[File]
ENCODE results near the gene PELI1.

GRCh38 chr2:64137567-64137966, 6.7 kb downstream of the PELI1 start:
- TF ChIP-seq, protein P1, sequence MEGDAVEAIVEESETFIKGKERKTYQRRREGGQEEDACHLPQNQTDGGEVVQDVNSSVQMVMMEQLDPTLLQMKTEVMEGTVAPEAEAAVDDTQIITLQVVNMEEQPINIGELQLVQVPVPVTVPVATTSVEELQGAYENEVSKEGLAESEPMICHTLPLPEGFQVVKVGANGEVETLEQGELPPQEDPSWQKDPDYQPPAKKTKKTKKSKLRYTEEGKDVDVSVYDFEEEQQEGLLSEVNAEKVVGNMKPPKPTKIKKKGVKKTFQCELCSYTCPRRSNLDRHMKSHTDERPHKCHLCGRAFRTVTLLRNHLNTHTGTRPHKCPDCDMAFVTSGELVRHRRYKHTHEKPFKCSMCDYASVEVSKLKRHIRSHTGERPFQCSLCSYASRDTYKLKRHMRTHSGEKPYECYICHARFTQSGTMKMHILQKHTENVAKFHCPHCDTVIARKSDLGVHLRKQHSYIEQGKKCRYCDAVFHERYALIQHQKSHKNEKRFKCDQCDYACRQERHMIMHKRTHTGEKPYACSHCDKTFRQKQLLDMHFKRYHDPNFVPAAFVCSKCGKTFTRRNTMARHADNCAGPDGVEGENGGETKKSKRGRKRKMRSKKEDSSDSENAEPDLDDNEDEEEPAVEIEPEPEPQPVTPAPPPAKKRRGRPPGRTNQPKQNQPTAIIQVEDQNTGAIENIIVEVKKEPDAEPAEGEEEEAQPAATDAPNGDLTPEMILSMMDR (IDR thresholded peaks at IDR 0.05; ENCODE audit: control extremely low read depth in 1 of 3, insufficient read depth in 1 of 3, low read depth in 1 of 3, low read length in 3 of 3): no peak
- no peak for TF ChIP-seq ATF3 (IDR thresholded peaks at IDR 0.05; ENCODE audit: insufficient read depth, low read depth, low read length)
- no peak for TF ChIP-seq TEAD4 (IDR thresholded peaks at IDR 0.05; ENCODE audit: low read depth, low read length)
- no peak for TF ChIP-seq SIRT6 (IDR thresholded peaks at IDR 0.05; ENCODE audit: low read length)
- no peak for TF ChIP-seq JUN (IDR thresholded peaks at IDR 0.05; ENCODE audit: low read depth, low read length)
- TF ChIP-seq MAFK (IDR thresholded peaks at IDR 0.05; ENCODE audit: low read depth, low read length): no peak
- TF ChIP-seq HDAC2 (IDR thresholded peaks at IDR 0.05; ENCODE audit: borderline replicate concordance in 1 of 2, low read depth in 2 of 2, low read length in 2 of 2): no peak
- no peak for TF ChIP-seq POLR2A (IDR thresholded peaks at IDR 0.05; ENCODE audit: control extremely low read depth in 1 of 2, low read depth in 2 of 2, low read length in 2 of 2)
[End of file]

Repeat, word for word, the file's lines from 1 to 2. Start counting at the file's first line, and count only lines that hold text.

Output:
ENCODE results near the gene PELI1.

GRCh38 chr2:64137567-64137966, 6.7 kb downstream of the PELI1 start: